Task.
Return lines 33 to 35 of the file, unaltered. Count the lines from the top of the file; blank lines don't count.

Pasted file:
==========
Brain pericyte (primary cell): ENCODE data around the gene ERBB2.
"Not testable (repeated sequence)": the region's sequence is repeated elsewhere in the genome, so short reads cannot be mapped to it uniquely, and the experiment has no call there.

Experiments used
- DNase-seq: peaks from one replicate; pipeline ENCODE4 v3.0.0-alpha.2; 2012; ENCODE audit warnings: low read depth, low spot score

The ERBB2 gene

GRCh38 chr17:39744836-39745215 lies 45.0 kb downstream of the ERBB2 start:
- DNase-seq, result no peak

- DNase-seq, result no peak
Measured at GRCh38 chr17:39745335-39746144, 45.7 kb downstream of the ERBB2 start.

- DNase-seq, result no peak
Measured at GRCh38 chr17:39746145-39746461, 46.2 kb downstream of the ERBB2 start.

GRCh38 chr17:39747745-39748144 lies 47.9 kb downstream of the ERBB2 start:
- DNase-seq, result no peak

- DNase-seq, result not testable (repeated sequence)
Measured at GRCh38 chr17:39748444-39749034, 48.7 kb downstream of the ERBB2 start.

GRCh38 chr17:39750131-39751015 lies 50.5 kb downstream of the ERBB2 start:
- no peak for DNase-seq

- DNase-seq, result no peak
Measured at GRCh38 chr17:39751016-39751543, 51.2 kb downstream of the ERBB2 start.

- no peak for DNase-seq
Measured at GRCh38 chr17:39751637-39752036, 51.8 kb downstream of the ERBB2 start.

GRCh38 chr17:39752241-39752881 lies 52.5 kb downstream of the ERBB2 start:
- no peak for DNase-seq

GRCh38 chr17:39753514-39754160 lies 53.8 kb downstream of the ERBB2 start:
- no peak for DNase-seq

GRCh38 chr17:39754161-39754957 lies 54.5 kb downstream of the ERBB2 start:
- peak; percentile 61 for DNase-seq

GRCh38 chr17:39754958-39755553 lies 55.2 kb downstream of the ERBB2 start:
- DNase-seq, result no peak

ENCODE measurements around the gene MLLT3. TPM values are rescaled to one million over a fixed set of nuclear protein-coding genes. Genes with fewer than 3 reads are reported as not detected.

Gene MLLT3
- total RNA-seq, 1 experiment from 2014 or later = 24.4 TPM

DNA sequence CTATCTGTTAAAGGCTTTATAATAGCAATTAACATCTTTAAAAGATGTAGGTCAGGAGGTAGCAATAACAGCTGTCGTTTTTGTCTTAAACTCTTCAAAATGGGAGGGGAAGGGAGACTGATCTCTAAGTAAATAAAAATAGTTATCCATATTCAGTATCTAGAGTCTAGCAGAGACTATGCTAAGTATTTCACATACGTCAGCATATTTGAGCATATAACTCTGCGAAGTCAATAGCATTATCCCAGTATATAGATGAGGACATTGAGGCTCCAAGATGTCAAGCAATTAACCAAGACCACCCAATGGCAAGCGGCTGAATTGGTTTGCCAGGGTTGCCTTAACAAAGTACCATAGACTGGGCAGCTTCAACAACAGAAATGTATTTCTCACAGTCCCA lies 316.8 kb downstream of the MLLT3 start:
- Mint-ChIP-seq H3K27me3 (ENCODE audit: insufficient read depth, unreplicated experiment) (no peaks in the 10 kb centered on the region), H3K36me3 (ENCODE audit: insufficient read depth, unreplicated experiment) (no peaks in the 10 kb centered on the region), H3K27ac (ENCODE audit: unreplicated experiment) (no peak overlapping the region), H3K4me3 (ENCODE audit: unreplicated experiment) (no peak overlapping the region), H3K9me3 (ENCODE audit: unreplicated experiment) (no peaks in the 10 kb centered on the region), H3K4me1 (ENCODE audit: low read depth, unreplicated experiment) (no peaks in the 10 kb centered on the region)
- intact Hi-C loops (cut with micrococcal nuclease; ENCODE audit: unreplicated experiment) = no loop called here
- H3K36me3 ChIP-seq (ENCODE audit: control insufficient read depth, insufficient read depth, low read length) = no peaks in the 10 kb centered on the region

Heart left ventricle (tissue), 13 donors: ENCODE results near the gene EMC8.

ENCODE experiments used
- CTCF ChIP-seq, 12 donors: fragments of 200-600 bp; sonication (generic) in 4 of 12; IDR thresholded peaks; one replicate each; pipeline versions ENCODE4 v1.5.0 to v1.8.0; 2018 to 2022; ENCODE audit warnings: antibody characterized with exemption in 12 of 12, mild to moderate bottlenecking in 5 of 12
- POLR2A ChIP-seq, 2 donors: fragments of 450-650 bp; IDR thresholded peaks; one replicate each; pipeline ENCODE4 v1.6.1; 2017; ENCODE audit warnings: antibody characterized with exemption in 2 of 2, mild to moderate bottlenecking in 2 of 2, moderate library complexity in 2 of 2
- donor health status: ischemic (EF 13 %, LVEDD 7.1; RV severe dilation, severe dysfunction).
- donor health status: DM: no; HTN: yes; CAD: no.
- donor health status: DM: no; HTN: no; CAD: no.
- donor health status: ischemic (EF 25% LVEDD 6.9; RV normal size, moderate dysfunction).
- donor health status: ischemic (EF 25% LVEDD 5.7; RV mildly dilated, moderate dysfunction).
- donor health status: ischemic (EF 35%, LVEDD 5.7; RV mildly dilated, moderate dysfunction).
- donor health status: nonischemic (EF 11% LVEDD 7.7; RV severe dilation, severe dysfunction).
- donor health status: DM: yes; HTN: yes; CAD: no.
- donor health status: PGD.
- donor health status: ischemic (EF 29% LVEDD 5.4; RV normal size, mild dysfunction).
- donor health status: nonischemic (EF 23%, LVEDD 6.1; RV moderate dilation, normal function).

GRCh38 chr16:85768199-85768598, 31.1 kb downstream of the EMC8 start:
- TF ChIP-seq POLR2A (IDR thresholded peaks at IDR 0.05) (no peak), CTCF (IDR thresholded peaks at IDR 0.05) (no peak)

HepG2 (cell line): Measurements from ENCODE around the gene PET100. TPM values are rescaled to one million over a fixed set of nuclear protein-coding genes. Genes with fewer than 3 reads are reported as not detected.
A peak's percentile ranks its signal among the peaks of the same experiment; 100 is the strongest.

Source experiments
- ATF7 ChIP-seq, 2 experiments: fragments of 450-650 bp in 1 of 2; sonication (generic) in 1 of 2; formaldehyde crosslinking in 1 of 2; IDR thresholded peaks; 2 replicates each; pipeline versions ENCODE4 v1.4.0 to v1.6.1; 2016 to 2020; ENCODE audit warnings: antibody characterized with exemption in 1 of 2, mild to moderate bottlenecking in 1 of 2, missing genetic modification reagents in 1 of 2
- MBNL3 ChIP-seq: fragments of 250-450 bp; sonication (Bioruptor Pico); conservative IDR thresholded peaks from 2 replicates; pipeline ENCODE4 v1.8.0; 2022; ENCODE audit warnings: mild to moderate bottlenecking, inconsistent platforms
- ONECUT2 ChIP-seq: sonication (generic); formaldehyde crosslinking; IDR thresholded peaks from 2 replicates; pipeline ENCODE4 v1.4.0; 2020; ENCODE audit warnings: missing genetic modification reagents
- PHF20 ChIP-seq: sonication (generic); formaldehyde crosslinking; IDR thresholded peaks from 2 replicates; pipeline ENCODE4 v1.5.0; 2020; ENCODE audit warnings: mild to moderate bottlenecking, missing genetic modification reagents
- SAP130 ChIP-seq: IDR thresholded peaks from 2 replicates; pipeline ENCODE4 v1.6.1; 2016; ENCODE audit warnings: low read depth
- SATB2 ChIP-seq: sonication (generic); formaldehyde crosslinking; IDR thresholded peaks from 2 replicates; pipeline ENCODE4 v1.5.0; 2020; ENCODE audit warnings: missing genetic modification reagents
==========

DNA sequence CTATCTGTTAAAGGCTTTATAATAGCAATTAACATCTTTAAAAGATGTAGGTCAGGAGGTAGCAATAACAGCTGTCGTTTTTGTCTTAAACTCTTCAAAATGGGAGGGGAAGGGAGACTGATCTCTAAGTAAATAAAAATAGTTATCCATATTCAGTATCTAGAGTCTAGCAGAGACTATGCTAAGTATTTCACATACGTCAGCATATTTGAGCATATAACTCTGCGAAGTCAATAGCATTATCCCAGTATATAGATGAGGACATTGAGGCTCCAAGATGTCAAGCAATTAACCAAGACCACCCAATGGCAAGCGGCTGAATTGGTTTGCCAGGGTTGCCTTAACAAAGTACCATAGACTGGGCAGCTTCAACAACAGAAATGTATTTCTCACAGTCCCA lies 316.8 kb downstream of the MLLT3 start:
- Mint-ChIP-seq H3K27me3 (ENCODE audit: insufficient read depth, unreplicated experiment) (no peaks in the 10 kb centered on the region), H3K36me3 (ENCODE audit: insufficient read depth, unreplicated experiment) (no peaks in the 10 kb centered on the region), H3K27ac (ENCODE audit: unreplicated experiment) (no peak overlapping the region), H3K4me3 (ENCODE audit: unreplicated experiment) (no peak overlapping the region), H3K9me3 (ENCODE audit: unreplicated experiment) (no peaks in the 10 kb centered on the region), H3K4me1 (ENCODE audit: low read depth, unreplicated experiment) (no peaks in the 10 kb centered on the region)
- intact Hi-C loops (cut with micrococcal nuclease; ENCODE audit: unreplicated experiment) = no loop called here